University of Manchester students studying abroad in Hong Kong are being recalled, following violent protests in the region.
The University said they were “advising students that they should leave Hong Kong immediately” due to “the deteriorating situation”. Classes have been suspended for the remainder of the semester at the area’s major universities.
A recent statement from the Foreign Office said there had been “clashes around a number of universities, with a particular focus at the Chinese University of Hong Kong (CUHK) in Sha Tin (New Territories).” UoM currently has links with three universities in the area, including CUHK.
A spokesperson for the University told The Mancunion: “We have been advising students that they should leave Hong Kong immediately and are assisting with arrangements for them to do so. This is a fast moving situation so our duty of care towards our students is paramount.
“Because of the deteriorating situation, there will be no further classes at all major Hong Kong Universities this semester. We have also been taking expert advice from our travel and risk specialists.”
The University of Manchester is currently partnered with the CUHK, University of Hong Kong, and Hong Kong Polytechnic University.
In an online statement, the Foreign Office advised: “If you’re studying at a university where protests are taking place, you should avoid areas where protestors are gathered, take extra care when moving around the campus and follow the advice of the authorities.”
Other UK universities, including Warwick, Sheffield, and Edinburgh, are also reported to be repatriating students currently in the region.
The decision follows months of violent protests in Hong Kong over a proposed extradition bill that would allow people to be sent to China for trial. The bill was withdrawn in September, but the demonstrations have failed to cease.
Protests have become increasingly violent over recent weeks – last Monday, police shot an activist in the torso with a live bullet.
Second-year Drama and English Literature student Cameron Taylor, who studies at the University of Manchester but lives in Hong Kong, said he felt the University had made the right decision to repatriate students studying in Hong Kong:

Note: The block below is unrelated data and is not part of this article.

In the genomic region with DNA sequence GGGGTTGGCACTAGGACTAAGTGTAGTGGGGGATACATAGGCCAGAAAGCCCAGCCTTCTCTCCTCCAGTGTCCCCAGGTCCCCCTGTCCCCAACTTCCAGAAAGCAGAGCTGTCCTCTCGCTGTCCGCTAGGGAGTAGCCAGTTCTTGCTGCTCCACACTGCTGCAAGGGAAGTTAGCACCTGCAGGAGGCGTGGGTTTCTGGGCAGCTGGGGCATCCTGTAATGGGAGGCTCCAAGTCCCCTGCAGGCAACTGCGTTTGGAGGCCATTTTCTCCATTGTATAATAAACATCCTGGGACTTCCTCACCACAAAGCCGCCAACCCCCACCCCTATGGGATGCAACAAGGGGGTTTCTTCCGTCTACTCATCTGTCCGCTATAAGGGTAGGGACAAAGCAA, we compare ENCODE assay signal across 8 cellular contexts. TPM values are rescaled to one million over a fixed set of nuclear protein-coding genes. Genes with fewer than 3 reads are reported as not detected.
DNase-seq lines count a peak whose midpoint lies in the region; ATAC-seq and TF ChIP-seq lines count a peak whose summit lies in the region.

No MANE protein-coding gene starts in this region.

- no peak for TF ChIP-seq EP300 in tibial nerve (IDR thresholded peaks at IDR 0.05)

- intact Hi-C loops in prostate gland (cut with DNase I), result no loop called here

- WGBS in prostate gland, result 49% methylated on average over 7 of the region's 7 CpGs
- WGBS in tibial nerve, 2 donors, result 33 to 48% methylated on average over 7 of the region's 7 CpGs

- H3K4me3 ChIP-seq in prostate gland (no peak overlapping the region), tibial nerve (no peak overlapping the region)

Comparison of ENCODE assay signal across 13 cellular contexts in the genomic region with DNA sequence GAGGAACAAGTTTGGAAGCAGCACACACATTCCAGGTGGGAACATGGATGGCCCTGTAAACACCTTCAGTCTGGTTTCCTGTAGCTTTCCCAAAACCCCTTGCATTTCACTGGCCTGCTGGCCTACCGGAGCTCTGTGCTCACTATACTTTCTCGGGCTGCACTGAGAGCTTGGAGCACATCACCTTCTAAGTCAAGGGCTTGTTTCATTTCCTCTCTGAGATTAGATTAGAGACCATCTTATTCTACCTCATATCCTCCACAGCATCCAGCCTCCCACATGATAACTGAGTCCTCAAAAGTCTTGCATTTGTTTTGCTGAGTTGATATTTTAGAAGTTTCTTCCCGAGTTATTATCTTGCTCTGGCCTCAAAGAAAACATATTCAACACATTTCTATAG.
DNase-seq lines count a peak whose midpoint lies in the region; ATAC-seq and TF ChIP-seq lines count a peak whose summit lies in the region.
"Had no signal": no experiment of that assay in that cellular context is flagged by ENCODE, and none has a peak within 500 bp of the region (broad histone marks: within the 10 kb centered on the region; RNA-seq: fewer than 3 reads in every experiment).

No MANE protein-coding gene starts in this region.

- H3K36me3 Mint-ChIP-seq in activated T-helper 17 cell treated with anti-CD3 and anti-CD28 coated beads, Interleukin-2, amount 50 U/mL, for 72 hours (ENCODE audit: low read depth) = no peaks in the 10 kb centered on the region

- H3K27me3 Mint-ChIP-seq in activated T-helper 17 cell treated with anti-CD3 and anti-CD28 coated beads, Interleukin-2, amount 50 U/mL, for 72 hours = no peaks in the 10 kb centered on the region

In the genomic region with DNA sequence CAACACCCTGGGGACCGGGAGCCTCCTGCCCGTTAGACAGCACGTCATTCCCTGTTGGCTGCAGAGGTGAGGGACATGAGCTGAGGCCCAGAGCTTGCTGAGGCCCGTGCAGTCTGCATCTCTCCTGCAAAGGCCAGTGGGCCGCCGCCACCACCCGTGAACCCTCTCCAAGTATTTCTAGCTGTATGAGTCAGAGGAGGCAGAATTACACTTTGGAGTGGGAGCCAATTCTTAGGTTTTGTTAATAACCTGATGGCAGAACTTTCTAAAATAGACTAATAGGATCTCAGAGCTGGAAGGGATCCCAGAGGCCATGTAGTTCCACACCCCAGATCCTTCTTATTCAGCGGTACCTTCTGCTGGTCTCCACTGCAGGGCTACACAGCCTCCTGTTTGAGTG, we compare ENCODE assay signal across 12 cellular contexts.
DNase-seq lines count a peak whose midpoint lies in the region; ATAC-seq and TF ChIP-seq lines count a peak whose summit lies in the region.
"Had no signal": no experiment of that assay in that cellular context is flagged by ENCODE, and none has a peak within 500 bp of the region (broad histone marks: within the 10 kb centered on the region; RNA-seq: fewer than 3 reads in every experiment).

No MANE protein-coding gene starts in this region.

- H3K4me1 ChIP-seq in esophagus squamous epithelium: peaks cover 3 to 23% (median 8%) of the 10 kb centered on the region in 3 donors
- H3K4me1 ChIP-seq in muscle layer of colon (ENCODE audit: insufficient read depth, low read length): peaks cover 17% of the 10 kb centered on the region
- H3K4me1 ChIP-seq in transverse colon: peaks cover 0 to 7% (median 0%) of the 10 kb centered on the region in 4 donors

“I think the unis have absolutely made the right call, the situation is slowly worsening, and given China’s appalling human rights records it’s impossible to write out an excessively violent retaliation from police forces.
“All over the city things are manic – and ultimately student safety has to come first – now that the police have been targeting the universities it’s only fair to cancel classes as it’s just unsafe otherwise.”
Kyle, an ex-UoM student who studied abroad in Hong Kong in 2017-2018, said that Hong Kong felt “extremely safe” at the time, but that the Vice Chancellor at his exchange university (Chinese University of Hong Kong) had recently been tear gassed when trying to negotiate for the police to leave campus.
Rob, who was raised in Hong Kong but studied in the UK, compared the current state of affairs to that of West Berlin during the Cold War, due to the high degree of ‘pressure from outside the territory’.
He described the University’s decision to recall exchange students from Hong Kong as ‘wise’, as he feels the situation is far more volatile than before: “I went back to Hong Kong in April and in September this year. I was shocked by the difference.
“The city is basically covered by propaganda and you can smell tension in the air.”
Alongside fears regarding the safety of his friends protesting, he also expressed concern about the possible effects of so much tear gas being released: “When I was back in Hong Kong in September I had so much skin irritation. I live in a neighbourhood called Yuen Long and they have released tear gas there several times.”
Manchester has also been the site of demonstrations, as last month Hong Kong students studying in the city demonstrated in solidarity with those in Hong Kong.
Protestors told The Mancunion: “We need support from locals and international students here because it will continue to help keep the spotlight on Hongkongersʼ struggle.”